Phishing Frauds

Dear Friend,

I am Prince Fayad Bolkiah, the eldest son of Prince Jefri Bolkiah, former Finance Minister of Brunei, the tiny oil-rich sultanate on the Gulf Island of Borneo. Have you received an email like this before? You probably have, it’s just gone into your spam folder. If you do ever receive an email from Fayad or another prince of Brunei, don’t respond, it’s a scam.

There are a lot of different kinds of hacking in the world, most of them have to deal with computers and technology. Most of these are done through back doors where they can’t be seen. Although, there is one kind of hacking that may walk right through your front door. That kind of hacking is called social engineering.

Social engineering is the act of manipulating people into performing actions or divulging confidential information, rather than by breaking in or using technical cracking techniques.

Thanks Wikipedia. Now social engineering can be broken down into many other forms but with this post, I wanted to discuss phishing. You’ve probably heard the term before. Phishing is an attempt to gain the victims information without them knowing. This can be through an email, through a fake website or even over the phone.

Here are a couple of tips that should set off a red flag immediately:

  1. The phisher is asking for personal information. If you receive an email asking you to click a link and enter your username and password, it’s probably a phishing attempt. If you get a phone call from the IT guy asking for your password, ask to call him back at the number you have for him.
  2. They are offering you a lot of money if you give them a little. You did not win the UK lottery, Prince Fayad did not pass away and leave his fortune to you and no one is going to give you 75% of their fortune if you let them use your bank account to transfer it to America.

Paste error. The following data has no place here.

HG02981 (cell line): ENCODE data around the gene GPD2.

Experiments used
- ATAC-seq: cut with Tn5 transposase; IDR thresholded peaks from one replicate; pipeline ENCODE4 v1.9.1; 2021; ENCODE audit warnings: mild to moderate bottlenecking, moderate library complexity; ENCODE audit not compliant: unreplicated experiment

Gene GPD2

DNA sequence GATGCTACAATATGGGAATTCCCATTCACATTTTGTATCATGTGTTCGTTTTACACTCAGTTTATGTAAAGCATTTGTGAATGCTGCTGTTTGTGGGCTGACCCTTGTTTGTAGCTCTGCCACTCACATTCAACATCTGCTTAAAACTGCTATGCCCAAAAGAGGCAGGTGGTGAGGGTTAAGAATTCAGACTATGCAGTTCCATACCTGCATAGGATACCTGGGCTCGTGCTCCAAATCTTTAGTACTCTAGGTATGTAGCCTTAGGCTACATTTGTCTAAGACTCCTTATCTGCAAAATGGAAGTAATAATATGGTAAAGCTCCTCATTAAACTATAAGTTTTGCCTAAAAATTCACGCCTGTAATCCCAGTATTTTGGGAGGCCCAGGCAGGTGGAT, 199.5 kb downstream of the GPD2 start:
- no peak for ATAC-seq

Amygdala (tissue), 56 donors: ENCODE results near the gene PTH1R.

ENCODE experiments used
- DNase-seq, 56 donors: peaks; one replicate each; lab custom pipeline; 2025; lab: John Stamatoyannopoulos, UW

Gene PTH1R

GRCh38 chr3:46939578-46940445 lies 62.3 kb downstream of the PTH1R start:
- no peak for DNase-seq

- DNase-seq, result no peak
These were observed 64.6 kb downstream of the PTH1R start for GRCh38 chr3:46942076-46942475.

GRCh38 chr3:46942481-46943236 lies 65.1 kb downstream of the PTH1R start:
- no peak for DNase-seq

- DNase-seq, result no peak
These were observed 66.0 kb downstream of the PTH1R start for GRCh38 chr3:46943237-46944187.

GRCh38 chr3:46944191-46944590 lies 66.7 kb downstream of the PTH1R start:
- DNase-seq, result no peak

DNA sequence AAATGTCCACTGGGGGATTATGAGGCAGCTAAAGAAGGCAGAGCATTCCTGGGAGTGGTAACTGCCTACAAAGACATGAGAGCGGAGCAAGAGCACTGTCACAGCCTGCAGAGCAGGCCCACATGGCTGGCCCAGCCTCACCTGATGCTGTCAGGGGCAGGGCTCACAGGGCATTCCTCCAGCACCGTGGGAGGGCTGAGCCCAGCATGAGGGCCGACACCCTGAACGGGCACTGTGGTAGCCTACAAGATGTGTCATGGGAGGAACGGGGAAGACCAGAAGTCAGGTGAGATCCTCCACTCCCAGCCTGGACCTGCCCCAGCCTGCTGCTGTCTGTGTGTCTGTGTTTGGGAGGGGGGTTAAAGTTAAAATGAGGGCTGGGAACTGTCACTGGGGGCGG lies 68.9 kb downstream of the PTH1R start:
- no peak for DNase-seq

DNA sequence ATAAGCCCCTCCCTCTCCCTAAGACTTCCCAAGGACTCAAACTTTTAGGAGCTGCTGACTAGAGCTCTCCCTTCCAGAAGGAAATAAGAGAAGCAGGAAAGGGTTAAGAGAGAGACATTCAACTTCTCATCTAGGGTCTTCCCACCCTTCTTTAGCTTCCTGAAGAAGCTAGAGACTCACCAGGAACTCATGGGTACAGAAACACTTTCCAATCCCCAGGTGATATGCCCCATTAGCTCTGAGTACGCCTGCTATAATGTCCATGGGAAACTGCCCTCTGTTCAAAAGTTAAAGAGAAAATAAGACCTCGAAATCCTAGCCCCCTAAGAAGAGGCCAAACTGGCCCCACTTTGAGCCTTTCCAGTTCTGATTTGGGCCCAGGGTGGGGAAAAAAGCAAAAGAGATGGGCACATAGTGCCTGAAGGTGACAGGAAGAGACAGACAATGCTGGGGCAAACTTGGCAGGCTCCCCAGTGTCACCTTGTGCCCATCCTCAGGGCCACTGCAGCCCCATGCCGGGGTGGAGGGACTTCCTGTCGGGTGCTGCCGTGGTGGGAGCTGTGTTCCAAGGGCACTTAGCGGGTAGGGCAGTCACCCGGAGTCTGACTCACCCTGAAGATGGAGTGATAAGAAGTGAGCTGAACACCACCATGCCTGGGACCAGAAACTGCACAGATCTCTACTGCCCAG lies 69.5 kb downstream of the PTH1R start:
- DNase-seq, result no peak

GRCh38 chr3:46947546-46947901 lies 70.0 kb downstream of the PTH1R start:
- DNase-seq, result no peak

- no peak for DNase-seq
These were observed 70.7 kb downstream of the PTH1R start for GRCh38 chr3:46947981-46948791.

3. The email is from a weird domain address. If you get an email from your bank, it should be from, “something@your-bank.com” not, “something@your-bank.something-else.com” This is a good indication that it is not coming from who you think it is coming from.
  4. There is a link redirecting you to a different URL. Just like the email address domain, if they are asking you to follow a link, don’t do it. “PayPal.com/surveys” is fine. “PayPal.com.surveys” is not fine. Watch your dots.

These are very good indications that you are being phished but definitely not the only ones. I would say if you have any doubts at all, make sure. Call the bank, double check your PayPal account, call them back at the number you have for them.

Have you been phished recently? Do you have any other tips? Let me know down in the comments or @DevonSchreiner or @UnitedTechGuys.

If you want more articles like this one, check out InflectoVita.com.

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2 Responses to Phishing Frauds

  1. Brad Merrill says:

    Very good tips. 🙂

    Whenever I get emails from people who claim to be the prince of Brunei, etc., I jump into character and pretend to be a confused, naive, non-tech-savvy guy with really bad language skills, and waste as much of their time as possible. 😀

    • Tom Brown says:

      Hehe, yeah I have about 10 messages such as this in my junk folder mostly from people who claim to be someone whose wealthy father has died and that they will pay me if I help them get a passport to the UK.

      Great article Devon.

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